If you are ready to dismiss Cruiseline.com as another here-today, gone-tomorrow startup, then consider that World Travel Holdings is one of the largest — if not the largest — cruise seller in the U.S. It owns some 30 cruise and vacation brands, and has private-label partnerships with about two-dozen airlines, online travel agencies and other retailers, including American Airlines, Delta SkyMiles, JetBlue, United, US Airways, Oribtz and Priceline, to name a few.
The launch of verified reviews on Cruiseline.com represents a developing challenge to TripAdvisor for hotels and sister company CruiseCritic, neither of which offer verification. The development comes several weeks after HotelMe started offering verified hotel reviews.
Cruiseline.com, which launched in beta today, enables users to search reviews by destination, cruise line, and ship, and then either to access all reviews or to filter just the verified reviews.
Faraz Qureshi, general manager of New York-based Cruiseline.com, says Cruiseline.com builds on an existing stock of verified reviews from WTH cruise agencies Cruises.com, Cruise411, CheapCruises, Vacation Outlet, and CruisesOnly, with the latter described as the largest cruise agency in the U.S.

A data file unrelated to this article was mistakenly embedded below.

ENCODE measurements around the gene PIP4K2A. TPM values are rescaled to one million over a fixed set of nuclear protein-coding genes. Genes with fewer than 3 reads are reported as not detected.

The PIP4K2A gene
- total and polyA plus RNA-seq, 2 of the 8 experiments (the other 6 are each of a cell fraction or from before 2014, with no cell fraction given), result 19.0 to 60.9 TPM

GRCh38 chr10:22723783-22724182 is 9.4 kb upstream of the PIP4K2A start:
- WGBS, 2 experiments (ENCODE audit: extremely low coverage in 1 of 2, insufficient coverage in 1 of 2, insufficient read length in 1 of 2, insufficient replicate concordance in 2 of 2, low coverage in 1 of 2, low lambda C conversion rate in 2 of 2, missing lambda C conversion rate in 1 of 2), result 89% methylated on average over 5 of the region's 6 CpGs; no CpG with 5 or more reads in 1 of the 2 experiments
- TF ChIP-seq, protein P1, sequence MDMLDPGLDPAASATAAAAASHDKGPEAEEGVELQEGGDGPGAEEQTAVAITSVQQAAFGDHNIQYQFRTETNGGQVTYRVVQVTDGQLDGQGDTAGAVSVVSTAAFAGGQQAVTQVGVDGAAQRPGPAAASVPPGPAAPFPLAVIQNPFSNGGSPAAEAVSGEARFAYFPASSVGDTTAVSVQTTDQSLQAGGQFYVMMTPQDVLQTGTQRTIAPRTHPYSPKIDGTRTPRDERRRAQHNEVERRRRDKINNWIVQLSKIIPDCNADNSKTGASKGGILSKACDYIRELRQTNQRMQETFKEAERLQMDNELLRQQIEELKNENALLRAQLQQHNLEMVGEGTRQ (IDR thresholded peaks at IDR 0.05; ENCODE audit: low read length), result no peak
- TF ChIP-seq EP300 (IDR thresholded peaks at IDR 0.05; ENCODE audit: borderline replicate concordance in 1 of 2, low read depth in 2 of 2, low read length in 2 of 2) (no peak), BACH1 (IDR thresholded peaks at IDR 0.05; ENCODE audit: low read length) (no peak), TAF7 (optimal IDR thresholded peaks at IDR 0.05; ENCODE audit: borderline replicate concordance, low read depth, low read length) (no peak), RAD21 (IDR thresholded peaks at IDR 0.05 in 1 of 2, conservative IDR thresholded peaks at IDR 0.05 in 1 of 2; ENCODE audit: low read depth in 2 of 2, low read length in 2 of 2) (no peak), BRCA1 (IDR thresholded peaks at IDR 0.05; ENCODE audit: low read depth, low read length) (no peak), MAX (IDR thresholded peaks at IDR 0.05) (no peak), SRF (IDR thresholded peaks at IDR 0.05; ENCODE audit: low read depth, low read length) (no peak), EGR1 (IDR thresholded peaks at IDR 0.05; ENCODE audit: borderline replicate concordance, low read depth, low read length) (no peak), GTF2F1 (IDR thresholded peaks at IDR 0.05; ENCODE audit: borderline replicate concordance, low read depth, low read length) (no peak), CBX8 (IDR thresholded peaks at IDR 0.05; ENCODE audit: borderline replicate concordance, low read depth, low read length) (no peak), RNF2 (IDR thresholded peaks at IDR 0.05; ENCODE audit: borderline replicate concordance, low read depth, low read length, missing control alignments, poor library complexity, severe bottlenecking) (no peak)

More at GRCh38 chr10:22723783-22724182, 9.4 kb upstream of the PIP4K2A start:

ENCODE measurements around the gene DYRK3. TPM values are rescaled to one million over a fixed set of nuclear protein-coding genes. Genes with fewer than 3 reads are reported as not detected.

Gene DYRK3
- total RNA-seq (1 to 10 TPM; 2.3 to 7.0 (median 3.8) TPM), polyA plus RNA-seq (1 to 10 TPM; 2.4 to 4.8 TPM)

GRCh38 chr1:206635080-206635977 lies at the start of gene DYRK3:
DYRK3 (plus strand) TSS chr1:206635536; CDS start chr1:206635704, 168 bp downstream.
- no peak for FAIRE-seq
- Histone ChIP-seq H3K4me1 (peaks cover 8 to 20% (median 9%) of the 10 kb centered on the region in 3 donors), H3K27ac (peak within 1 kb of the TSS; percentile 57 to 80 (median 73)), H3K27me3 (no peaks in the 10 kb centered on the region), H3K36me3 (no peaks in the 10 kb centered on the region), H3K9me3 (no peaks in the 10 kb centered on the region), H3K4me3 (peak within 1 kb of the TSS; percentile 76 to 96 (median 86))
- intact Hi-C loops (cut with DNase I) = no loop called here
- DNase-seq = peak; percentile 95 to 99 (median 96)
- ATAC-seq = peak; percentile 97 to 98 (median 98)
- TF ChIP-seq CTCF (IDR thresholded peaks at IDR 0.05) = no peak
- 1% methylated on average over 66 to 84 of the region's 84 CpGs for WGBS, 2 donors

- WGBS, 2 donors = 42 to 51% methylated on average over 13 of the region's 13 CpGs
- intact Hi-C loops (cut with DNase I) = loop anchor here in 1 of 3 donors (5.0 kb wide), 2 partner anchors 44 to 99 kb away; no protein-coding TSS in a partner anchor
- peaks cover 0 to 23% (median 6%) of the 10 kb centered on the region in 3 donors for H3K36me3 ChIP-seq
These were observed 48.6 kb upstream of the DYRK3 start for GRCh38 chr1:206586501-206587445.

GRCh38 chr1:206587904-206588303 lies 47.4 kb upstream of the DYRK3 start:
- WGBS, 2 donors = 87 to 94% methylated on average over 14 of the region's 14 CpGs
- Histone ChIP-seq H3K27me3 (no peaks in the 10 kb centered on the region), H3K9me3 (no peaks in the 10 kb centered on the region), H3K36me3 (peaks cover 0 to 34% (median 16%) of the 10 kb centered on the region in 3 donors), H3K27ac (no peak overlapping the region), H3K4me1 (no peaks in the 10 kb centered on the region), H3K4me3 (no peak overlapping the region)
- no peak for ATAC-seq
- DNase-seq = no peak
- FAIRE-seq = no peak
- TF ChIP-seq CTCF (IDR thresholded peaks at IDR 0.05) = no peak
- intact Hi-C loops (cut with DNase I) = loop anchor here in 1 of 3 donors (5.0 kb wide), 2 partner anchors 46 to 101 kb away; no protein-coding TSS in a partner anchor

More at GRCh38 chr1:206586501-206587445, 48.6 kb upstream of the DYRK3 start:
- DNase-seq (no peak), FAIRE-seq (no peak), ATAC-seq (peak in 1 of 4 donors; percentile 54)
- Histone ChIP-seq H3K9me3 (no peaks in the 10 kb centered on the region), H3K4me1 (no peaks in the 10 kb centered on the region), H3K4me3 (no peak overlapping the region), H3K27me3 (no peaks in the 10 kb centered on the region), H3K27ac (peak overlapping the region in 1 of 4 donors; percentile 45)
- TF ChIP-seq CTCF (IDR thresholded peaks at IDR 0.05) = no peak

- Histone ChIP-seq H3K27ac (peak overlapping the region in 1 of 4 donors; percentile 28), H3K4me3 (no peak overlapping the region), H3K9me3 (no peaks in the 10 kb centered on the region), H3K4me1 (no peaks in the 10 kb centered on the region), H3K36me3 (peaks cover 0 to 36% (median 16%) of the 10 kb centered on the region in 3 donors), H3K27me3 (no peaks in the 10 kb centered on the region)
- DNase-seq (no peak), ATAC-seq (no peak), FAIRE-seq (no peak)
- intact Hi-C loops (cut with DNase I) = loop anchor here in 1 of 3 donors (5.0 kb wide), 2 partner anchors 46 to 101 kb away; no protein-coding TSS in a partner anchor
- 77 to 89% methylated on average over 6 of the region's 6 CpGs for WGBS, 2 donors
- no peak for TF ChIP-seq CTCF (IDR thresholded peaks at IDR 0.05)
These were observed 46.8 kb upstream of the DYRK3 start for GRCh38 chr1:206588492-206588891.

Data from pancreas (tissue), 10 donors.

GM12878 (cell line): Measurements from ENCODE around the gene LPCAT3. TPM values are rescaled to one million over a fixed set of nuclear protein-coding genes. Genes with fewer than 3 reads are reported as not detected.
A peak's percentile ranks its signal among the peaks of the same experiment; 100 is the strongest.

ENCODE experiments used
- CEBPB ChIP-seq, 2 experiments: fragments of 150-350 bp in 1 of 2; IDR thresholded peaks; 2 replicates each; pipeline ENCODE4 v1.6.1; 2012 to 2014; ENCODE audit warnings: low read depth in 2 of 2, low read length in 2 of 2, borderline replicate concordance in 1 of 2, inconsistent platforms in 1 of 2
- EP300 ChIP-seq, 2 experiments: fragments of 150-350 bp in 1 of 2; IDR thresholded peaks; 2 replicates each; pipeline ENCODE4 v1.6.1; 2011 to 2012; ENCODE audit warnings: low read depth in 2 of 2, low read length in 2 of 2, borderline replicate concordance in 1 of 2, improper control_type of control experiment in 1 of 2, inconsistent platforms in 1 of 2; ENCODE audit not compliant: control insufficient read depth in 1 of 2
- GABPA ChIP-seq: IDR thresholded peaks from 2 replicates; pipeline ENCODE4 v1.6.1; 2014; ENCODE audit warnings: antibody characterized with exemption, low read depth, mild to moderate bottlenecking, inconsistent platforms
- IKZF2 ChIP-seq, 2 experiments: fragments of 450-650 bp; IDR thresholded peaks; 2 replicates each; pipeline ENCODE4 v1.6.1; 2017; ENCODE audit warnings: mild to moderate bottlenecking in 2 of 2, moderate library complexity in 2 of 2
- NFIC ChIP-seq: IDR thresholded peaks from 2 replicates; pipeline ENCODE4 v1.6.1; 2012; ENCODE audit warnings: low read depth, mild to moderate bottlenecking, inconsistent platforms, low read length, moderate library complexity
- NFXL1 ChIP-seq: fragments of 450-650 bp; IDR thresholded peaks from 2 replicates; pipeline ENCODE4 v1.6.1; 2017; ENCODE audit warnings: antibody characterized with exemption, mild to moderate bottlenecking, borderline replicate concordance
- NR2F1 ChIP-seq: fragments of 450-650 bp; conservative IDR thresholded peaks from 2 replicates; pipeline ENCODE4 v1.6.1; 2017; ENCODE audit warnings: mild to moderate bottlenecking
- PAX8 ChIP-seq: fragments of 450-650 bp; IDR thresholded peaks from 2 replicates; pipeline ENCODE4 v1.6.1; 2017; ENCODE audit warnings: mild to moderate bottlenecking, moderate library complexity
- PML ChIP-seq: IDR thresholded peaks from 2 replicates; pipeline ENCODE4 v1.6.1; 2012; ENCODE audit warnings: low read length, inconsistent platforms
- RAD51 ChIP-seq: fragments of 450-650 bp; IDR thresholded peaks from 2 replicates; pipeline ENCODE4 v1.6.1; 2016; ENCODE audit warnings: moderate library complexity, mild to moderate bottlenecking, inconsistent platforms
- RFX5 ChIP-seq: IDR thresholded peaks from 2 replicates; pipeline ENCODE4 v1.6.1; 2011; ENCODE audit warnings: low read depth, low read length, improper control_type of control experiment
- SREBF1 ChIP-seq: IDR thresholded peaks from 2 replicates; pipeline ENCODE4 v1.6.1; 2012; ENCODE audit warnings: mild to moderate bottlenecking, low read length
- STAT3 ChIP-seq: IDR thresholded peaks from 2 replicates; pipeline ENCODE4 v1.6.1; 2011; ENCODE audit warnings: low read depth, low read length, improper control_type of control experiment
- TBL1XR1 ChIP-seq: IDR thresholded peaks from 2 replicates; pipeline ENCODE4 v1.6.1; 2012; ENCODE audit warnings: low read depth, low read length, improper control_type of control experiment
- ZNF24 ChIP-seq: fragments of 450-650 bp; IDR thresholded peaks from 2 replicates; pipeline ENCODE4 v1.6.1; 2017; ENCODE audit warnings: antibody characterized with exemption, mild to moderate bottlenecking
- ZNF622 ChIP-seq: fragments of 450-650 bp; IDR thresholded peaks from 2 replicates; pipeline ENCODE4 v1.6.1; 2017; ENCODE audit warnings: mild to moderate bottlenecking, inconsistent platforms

When cruisers return from a sailing, they receive an email from one of these cruise agencies, inviting them to write a review, which now appears on Cruiseline.com.
Qureshi says Cruiseline.com verifies that the reviews come from people who actually took the sailing based on their email addresses, booking number and sailing ID.
The site currently doesn’t have any dedicated means for cruise lines to respond to negative reviews other than to write a response as any site user would, but Qureshi says he hopes to add functionality for cruise line responses in the future.
Cruiseline.com has an advantage over HotelMe in gathering verified reviews in that the affiliated cruise agencies were already soliciting them on their own sites, while HotelMe has to build its database of verified hotel reviews from scratch.
Cruiseline.com offers about 18,000 verified reviews and another 18,000, which have not been thoroughly vetted. So why keep the unverified reviews? Are they retained just for search engine optimization purposes?
“If you look at the content, some of it is pretty good,” Qureshi says. “People read dozens of reviews so having that coverage in terms of ships and ports is pretty important.”
And, what of WTH’s backing of the site?
Says Qureshi: “They are committed to this for the long term. They are committed to building a world-class, non-transactional review site.”